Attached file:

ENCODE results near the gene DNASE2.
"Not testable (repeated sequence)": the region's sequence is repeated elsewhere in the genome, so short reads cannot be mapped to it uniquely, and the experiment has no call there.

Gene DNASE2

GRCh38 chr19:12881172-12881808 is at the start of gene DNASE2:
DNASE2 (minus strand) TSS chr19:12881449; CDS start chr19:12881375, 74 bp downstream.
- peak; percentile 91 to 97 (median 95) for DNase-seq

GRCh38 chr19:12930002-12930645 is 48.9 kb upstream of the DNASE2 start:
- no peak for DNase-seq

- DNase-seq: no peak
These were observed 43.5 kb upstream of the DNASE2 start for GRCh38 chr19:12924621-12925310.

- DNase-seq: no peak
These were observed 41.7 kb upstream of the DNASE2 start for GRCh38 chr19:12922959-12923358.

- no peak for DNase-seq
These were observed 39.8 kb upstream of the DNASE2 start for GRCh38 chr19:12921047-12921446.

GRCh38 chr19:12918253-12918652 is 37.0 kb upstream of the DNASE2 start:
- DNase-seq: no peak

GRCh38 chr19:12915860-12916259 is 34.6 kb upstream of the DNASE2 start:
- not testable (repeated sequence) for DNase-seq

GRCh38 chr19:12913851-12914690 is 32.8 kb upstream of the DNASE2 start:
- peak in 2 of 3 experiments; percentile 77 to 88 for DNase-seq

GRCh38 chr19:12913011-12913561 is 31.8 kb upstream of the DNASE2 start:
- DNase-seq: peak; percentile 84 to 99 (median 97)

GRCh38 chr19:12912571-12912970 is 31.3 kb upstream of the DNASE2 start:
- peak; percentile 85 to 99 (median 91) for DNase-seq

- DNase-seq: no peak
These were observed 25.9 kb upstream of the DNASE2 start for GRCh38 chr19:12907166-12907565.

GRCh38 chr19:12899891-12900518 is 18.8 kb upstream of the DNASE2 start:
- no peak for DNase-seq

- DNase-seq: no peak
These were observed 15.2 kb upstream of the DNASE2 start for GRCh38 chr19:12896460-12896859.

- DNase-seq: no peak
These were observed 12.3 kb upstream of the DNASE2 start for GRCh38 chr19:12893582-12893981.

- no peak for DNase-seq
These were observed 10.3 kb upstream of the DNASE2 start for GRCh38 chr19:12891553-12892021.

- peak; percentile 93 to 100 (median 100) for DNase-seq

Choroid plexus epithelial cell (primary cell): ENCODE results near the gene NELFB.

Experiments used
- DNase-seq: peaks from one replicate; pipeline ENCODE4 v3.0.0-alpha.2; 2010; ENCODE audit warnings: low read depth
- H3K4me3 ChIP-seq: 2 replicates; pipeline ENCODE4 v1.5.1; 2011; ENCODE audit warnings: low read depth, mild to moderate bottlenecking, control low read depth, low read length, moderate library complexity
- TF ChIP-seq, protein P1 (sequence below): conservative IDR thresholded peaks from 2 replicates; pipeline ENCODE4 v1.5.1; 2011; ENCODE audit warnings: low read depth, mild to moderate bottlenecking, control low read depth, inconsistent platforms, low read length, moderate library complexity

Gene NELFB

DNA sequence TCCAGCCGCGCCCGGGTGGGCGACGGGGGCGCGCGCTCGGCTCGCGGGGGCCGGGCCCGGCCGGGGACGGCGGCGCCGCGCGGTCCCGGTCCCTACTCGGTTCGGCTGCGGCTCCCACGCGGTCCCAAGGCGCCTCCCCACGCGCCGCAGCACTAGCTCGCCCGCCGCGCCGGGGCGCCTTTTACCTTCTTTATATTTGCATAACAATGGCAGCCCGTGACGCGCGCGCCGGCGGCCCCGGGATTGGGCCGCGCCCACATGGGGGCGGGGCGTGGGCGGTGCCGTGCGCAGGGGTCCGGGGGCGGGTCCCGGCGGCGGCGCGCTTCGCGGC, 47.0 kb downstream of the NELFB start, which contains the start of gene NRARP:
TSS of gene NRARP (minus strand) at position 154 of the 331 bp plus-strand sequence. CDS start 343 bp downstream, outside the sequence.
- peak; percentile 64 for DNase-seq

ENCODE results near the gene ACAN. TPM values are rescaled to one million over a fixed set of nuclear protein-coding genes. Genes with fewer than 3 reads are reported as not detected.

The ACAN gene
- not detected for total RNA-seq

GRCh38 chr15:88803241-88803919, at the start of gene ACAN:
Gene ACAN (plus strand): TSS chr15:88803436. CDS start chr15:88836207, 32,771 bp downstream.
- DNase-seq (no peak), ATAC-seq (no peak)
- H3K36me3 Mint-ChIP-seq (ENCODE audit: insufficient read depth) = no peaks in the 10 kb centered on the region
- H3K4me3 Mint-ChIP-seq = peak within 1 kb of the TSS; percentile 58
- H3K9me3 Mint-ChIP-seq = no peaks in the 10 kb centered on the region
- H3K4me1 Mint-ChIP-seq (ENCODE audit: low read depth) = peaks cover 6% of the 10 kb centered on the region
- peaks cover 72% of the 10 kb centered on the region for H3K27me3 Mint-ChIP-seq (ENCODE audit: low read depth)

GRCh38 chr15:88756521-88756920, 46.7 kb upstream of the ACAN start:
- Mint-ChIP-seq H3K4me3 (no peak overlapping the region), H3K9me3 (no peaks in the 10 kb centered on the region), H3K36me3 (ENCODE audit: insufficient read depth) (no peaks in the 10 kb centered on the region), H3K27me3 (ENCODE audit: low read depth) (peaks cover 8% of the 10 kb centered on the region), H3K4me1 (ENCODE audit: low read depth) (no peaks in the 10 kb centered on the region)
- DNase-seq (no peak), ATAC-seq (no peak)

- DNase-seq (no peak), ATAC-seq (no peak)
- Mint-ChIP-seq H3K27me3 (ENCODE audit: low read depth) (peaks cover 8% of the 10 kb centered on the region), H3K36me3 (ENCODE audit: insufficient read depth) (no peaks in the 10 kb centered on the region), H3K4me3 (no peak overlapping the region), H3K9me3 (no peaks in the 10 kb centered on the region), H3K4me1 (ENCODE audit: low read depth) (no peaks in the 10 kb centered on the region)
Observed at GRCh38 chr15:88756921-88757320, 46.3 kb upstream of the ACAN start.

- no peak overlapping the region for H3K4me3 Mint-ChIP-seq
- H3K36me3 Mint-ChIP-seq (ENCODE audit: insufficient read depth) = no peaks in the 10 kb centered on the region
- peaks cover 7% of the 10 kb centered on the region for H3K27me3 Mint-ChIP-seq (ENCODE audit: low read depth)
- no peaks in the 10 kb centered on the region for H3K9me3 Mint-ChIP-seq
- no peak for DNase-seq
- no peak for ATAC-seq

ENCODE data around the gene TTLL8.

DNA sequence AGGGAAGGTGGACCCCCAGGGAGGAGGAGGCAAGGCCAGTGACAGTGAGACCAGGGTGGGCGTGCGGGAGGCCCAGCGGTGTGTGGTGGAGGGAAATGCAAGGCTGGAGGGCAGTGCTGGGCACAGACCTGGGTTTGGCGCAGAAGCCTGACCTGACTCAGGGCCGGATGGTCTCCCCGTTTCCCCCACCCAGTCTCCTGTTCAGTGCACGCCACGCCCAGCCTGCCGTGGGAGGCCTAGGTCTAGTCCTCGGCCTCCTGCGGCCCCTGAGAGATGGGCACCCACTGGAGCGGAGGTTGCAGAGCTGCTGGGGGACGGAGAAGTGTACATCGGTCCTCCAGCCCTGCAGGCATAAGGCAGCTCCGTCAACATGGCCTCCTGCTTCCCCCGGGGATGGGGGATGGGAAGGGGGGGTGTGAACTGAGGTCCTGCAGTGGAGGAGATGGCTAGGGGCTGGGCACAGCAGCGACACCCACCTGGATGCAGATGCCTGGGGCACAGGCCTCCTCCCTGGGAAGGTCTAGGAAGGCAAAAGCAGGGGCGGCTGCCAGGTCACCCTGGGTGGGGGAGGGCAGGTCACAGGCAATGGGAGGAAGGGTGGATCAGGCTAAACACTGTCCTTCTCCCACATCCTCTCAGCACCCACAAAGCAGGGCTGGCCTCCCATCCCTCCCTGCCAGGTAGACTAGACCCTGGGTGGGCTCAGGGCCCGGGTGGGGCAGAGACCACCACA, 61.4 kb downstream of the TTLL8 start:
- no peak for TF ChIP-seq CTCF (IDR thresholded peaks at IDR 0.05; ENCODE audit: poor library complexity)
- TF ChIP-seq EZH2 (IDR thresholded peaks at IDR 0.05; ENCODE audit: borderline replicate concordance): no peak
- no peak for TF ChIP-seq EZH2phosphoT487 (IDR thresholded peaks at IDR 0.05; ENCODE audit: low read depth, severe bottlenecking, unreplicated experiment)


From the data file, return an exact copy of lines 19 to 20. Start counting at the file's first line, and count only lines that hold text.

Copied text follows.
GRCh38 chr19:12913851-12914690 is 32.8 kb upstream of the DNASE2 start:
- peak in 2 of 3 experiments; percentile 77 to 88 for DNase-seq